Early Cleveland colleges were founded by prominent community and church leaders to provide a trained ministry to transmit the values of the society. Western Reserve College, largely a Presbyterian endeavor, chose Hudson as its first site in 1826, later moving to Cleveland in 1882. In 1851 several Baptist ministers helped found CLEVELAND UNIVERSITY, which had a brief life until it closed in 1853. In the 1850s, Western College of Homeopathic Medicine opened, which lasted several decades. Dyke School of Commerce, a proprietary school, was established in the early 1850s to serve the growing needs of the mercantile community, teaching practical courses for office workers, such as bookkeeping. It merged and became Dyke & Spencerian College in 1942, and then developed into DYKE COLLEGE, a nonprofit educational institution granting 2- and 4-year business degrees.

As Cleveland grew and became industrialized, its educational needs expanded. In 1880 Case School of Applied Science was founded, and 2 years later Western Reserve College moved from Hudson to Cleveland. Case offered an engineering curriculum, the first west of the Alleghenies, and was characterized by linear growth in applied science and engineering until 1947. From 1947-67 it experienced a transition to Case Institute of Technology and became nationally recognized. Thereafter, it struggled to retain its identity, and by 1973 enjoyed a renaissance and reassertion of its position as a technical institute as part of CASE WESTERN RESERVE UNIVERSITY., which had resulted from a federation with Western Reserve Univ. in 1967.

Western Reserve College, with the assistance of a $500,000 donation from AMASA STONE, moved from Hudson to Cleveland in 1882, after having experienced great financial difficulty, often unable to pay its president, and losing many students and faculty during the Civil War. Stone controlled the Board of Trustees; stipulated that the college be named for his son, Adelbert; and mandated that the college and Case School be located in close proximity on a site about 5 mi. east of downtown Cleveland. Many wanted Adelbert to admit only, men, even though Western Reserve College had admitted women. So in 1888, a separate women’s college was established across the street, which became known as Flora Stone Mather College. By the end of the 19th century, WRU added graduate, law, nursing, and dental schools, a school of library science, and a school of applied social science, reflecting the German model of higher education with its graduate programs.

In 1846 METHODISTS founded Baldwin Institute in Berea. In 1864 German Methodists separated the German department from Baldwin, establishing German Wallace College. BALDWIN-WALLACE COLLEGE, still affiliated with the Methodist church, resulted from a merger of these two institutions in 1913. Following World War II, Baldwin-Wallace broadened its traditional liberal-arts curriculum to include business and evening programs.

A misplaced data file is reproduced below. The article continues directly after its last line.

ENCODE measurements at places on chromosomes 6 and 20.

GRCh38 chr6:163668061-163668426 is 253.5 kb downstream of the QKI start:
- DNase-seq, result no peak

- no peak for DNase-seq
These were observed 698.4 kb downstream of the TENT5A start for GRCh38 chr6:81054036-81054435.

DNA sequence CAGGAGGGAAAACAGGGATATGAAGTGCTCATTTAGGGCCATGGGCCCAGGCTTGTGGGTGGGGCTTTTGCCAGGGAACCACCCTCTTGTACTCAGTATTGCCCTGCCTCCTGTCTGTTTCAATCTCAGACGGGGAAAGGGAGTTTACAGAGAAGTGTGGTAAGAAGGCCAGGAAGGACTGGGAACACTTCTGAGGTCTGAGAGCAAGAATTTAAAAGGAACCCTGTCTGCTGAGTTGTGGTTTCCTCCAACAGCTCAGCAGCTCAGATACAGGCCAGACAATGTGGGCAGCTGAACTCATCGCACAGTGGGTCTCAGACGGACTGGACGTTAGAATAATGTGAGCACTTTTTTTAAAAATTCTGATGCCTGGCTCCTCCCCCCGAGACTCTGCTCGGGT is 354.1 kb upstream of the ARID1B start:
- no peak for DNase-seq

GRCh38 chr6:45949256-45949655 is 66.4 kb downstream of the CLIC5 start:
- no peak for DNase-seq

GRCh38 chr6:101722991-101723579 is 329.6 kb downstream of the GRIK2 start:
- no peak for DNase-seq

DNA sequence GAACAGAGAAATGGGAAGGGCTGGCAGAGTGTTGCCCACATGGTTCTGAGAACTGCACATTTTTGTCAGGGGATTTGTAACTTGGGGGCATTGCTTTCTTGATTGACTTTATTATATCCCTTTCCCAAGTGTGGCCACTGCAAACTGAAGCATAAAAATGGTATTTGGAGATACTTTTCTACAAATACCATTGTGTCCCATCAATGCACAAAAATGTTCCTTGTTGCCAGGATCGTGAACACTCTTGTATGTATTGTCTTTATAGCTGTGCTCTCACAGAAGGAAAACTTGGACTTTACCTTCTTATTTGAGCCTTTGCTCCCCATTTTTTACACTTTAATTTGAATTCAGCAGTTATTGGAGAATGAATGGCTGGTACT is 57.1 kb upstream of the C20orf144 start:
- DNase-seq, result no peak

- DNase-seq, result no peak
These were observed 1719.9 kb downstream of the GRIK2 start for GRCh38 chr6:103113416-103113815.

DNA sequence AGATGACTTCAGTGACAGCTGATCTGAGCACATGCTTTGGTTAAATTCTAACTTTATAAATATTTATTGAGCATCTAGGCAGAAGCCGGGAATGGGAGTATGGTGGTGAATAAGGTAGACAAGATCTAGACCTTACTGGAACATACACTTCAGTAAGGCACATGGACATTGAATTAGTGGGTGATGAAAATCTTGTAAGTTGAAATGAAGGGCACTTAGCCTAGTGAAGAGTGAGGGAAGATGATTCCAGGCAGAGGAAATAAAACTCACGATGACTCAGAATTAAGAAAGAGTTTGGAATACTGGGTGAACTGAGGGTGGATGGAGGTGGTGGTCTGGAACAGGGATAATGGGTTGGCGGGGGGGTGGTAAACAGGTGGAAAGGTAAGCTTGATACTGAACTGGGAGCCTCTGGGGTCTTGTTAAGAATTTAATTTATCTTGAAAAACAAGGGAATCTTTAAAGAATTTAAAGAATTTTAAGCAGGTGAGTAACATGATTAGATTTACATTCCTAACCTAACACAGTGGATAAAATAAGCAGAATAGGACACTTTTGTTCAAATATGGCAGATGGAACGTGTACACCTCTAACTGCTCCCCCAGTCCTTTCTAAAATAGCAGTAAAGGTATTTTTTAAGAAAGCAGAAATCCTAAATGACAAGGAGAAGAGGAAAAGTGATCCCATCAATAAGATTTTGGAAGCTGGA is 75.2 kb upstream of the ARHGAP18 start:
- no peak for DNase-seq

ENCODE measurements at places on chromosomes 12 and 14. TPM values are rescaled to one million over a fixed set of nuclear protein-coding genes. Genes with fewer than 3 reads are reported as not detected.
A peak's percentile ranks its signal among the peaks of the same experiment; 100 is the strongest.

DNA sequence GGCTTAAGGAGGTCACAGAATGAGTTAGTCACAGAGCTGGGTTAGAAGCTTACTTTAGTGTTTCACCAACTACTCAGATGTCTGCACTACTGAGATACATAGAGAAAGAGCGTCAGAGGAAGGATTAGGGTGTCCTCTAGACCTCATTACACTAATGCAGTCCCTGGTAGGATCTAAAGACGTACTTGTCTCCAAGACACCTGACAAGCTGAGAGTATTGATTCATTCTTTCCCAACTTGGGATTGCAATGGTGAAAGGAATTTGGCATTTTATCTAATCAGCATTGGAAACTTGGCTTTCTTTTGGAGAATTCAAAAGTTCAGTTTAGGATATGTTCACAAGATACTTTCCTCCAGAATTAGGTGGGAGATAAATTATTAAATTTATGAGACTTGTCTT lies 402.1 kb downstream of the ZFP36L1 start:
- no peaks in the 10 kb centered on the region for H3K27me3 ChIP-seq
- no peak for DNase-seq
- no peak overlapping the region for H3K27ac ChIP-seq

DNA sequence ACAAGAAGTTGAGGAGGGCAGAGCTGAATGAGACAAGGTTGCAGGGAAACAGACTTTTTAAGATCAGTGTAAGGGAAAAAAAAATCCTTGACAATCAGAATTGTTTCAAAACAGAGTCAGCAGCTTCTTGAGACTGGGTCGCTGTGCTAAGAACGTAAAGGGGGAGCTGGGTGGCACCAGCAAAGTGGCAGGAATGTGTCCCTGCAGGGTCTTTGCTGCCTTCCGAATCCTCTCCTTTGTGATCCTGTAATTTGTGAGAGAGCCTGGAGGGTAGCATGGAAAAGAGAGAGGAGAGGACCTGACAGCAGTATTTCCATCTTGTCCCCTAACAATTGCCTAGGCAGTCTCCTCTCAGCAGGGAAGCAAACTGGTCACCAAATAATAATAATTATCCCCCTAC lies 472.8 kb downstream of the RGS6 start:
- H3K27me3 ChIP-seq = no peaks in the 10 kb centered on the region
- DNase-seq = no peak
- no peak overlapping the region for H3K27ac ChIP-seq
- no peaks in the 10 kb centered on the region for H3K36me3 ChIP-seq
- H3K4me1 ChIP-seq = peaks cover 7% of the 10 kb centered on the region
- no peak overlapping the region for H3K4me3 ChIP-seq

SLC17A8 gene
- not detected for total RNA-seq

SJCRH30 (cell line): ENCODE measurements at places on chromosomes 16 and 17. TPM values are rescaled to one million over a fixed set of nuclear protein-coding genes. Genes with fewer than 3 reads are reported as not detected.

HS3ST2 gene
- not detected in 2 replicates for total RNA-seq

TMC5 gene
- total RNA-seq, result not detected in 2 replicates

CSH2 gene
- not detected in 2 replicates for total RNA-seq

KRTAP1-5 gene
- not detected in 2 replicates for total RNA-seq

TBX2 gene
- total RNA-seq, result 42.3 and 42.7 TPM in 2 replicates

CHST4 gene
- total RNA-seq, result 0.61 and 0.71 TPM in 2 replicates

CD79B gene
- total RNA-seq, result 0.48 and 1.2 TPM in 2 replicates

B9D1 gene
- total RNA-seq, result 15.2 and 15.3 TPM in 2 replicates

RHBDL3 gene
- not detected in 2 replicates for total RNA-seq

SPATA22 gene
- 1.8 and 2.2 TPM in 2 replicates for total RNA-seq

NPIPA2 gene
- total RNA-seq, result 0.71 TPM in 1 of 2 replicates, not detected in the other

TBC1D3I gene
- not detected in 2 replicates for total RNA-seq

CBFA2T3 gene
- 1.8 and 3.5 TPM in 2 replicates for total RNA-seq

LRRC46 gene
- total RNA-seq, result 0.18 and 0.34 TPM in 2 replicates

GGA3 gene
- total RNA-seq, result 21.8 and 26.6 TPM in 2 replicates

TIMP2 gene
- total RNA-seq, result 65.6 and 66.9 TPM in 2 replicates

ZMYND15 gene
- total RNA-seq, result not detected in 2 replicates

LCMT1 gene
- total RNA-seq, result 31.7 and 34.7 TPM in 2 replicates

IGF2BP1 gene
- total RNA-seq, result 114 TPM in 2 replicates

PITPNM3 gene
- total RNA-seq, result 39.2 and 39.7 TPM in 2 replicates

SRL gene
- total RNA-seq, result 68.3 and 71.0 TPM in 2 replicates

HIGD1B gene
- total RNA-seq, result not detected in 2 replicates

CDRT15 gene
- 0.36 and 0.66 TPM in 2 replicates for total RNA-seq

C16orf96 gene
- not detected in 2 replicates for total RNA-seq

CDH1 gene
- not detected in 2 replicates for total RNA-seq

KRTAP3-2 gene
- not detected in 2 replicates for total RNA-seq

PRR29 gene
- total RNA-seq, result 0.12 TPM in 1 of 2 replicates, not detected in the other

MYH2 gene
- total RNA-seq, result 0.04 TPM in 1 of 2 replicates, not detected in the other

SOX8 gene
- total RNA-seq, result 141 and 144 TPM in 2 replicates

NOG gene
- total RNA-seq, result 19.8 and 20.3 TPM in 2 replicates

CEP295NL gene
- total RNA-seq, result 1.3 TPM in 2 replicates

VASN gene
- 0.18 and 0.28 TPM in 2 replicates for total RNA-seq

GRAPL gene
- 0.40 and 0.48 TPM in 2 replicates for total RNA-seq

Most of the private colleges continued their Protestant church affiliation and orientation toward middle-class and upper-middle-class values. Though WRU discontinued formal affiliation with any denomination after the move to Cleveland, most of its presidents were Protestant clergymen. These orientations did not meet the needs of an emerging economically successful Catholic population, which began establishing its own colleges. St. Ignatius College was founded by the Society of Jesus in 1886; it was renamed JOHN CARROLL UNIVERSITY in 1923 after the first archbishop of the Catholic church in the U.S. In 1935 it moved from its original location on Cleveland’s west side to its current location in UNIVERSITY HEIGHTS, adding business courses, a graduate school, and an evening program in the 1950s. In 1968 the university moved from full-time male enrollment to a coeducational institution.

The history of URSULINE COLLEGE parallels that of the URSULINE SISTERS OF CLEVELAND who came to Cleveland in 1850 from France to establish the first religious teaching community in Cleveland. In 1871 Ursuline nuns founded the first chartered women’s college in Ohio in a large house on EUCLID AVE.., moving to an Overlook Rd. campus from 1922-66, and then to PEPPER PIKE. The SISTERS OF NOTRE DAME first established an academy in downtown Cleveland in the 1870s. Then in 1922 they founded a liberal-arts college for women, currently (1996) located in S. EUCLID, which reflects the mission of the order’s founder, Sr. Julie Billiart, the 18th-century pioneer in women’s education.

Another group that did not fit the traditional college-student mold was the part-time student. To meet their needs, the YMCA offered evening classes in downtown Cleveland in a variety of subjects, such as art, bookkeeping, and French, as early as the 1880s. By the beginning of the century, daytime classes were added. Enrollments increased and degree, programs were developed in engineering and business by 1923. There was also a 2-year Vocational Jr. College program, with a unique cooperative plan in which students worked half a term, then attended classes. Later, in 1929, the college was named Fenn College after a benefactor, SERENO P. FENNNEWTON D. BAKER, former Cleveland mayor and university trustee, helped WRU establish Cleveland College to serve the adult learner in the 1920s, in which classes were held in different parts of the community. It eventually moved downtown to PUBLIC SQUARE, moving in the early 1950s to Western Reserve campus, where it was eventually absorbed by the university.